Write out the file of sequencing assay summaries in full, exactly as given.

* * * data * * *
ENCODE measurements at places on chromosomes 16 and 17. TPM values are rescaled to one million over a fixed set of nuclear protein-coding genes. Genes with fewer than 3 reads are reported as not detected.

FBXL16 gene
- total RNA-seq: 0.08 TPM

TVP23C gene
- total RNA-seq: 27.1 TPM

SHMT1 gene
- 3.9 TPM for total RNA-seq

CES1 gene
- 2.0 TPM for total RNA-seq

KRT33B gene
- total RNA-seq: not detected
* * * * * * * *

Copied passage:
ENCODE measurements at places on chromosomes 16 and 17. TPM values are rescaled to one million over a fixed set of nuclear protein-coding genes. Genes with fewer than 3 reads are reported as not detected.

FBXL16 gene
- total RNA-seq: 0.08 TPM

TVP23C gene
- total RNA-seq: 27.1 TPM

SHMT1 gene
- 3.9 TPM for total RNA-seq

CES1 gene
- 2.0 TPM for total RNA-seq

KRT33B gene
- total RNA-seq: not detected